Posts Tagged ‘WWII’

D-Day Blogs

January 17th, 2008

This is for Pendola’s and Fraher’s 8th grade classes.Today you’ll be starting your D-Day blogs, taking on the role of a person involved in one of the biggest battles of World War II. You’ll be posting your writings in the Virtual Classroom for each teacher.Once you are enrolled, you can just go to core.gilbert.k12.az.us/virtualclassroom and log in with your school computer ID. If you have not used a Virtual Classroom before, you will need to set up your profile first. 

  • The link to Mr. Fraher’s Virtual Classroom set up is here.
  • The link to Mr. Pendola’s Virtual Classroom set up is here

Anne Frank and Food Rationing

December 1st, 2007

To introduce The Diary of Anne Frank, I would simulate a day at a market under shortages and rationing. We then followed up with the “Homefront” article. Little slips of colored paper helped me to demonstrate real life history.

Each student got one of the three lists and a randomly selected pile of colored slips of paper. The object is to get your groceries for the week, with the starred item being crucial to your specific family. The corresponding article delves into the different rationed items.

At the end we debriefed (crucial for learning) and I pointed out each year how there was someone willing to lie and steal just for little scraps of paper, without anyone’s life on the line.

Make do – Wear it out – Do without, my friends!

“The Home Front: 1941-1945” by Hazel Shelton Abernethy

Rationing Requirements

Your family needs stamps to purchase all of these items for this week. One point for each item acquired. A bonus point if you can purchase the starred item.

Food = 1 pink
* Gasoline = 3 purple
Metal/Electronics = 3 yellow
Hygiene products = 2 green
Sugar = 1 blue

__________________________________________________________________

Rationing Requirements

Your family needs stamps to purchase all of these items for this week. One point for each item acquired. A bonus point if you can purchase the starred item.

Food = 1 pink
Gasoline = 3 purple
* Metal/Electronics = 3 yellow
Hygiene products = 2 green
Sugar = 1 blue

__________________________________________________________________

Rationing Requirements

Your family needs stamps to purchase all of these items for this week. One point for each item acquired. A bonus point if you can purchase the starred item.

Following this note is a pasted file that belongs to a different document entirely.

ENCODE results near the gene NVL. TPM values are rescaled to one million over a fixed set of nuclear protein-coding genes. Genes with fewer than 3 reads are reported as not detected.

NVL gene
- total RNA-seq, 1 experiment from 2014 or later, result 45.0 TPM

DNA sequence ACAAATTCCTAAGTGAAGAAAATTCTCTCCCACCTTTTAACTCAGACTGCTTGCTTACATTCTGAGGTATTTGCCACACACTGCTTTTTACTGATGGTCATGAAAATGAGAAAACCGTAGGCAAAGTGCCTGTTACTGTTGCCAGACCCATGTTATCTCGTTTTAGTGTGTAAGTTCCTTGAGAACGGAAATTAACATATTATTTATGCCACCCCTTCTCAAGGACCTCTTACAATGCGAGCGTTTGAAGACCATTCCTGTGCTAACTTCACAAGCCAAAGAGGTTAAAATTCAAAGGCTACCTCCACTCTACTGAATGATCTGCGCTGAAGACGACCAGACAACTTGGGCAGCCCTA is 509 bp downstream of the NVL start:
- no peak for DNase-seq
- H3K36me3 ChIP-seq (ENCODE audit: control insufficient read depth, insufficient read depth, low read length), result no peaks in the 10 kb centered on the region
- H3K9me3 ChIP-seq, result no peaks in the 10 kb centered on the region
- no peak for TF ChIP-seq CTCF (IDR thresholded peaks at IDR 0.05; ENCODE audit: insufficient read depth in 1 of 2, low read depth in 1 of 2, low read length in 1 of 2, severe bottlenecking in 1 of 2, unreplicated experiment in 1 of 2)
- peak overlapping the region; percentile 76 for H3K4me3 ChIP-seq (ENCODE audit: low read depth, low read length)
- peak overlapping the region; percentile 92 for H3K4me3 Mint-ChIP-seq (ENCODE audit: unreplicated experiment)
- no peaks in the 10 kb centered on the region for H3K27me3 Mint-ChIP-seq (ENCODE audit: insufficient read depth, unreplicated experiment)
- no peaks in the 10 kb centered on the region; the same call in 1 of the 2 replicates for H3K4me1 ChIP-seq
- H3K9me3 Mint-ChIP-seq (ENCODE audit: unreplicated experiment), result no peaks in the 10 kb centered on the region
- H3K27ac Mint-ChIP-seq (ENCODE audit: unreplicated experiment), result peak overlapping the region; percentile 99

Food = 1 pink
Gasoline = 3 purple
Metal/Electronics = 3 yellow
Hygiene products = 2 green
* Sugar = 1 blue

WWII Books

November 26th, 2007

As teachers are starting to take their students through The Diary of Anne Frank, I’ve been asked for book recommendations. Here is a list (that will update) of books that I think connect well to World War II and its issues:

  1. Soldier X by Don Wulffson
  2. The Hiding Place by Corrie ten Boom
  3. Boy at War by Harry Mazer
  4. Revolution is not a Dinner Party by Ying Chang Compestine – Actually takes place during China’s Cultural Revolution in the 70s, but the secret police, mob rule, and underground resistance are very similar to Nazi rule.
  5. Faithful Elephants by Yukio Tsuchiya
  6. Number the Stars by Lois Lowry
  7. Maus by Art Spiegelman
  8. War, Women, and the News by Catherine Gourley
  9. Journal of Scott Pendleton Collins by Walter Dean Myers
  10. Farewell to Manzanar by Jeanne Wakatsuki Houston

Revolution is Not a Dinner Party by Ying Chang Compestine

November 25th, 2007

Imagine George W. Bush as president (shouldn’t be too tough).

Now imagine him putting his face on giant posters everywhere you walk.

Now imagine people being pulled from their daily jobs and schoolwork to instead recite the teachings of George W. He then institutes a youth program that rewards kids for selling out their teachers, friends, and family that don’t quite agree with how life is going (or the spies just don’t like the people).

Thankfully we have a president and not Chairman Mao:

Not a Fan

The Revolutionary

  1. Revolution is Not a Dinner Party is a stellar debut by this author. Ying Chang Compestine has written cookbooks (and is the spokesperson for Nestle Maggi) and a couple of children’s books, but this is her debut in a novel. She writes most of this novel from her own childhood in China, which is scary once you’ve read the book.
  2. This novel fits perfectly in any Anne Frank/WWII unit of study, even though the Cultural Revolution in China happened after World War II. You still have youth squads (the Red Guard and the Young Pioneers) busting up people who stand in their way and disagree with the dictator.
  3. Students will relate to her mother-daughter struggle as well as her love for her dad, but the thing that kept me reading was the suspense of who was going to get dragged off next or if the main character’s family would be overheard by their next door neighbor, Comrade Li. Her dad is an awesome character who, when demoted from surgeon to janitor, still operates on his enemy’s (Comrade Li) friends after hours because he is so skilled. What’s really cool is that her dad did that in real life, too.

The Distant

  1. She sets up the peaceful life before the giant upheaval for the first 20 pages. If a student were to pick this up on their own, they might not get what life is like because it is not the US. Once the Comrade moves in, though, stuff starts heating up and I finished the book in one and a half days of not-putting-it-down.

This is a very valuable book that may get overlooked because of its cover and, frankly, some prejudices that we still have about China. I am booktalking this on Monday and hopefully it stirs up some circulations because the book, society challenging and historical as it is, is worth the effort.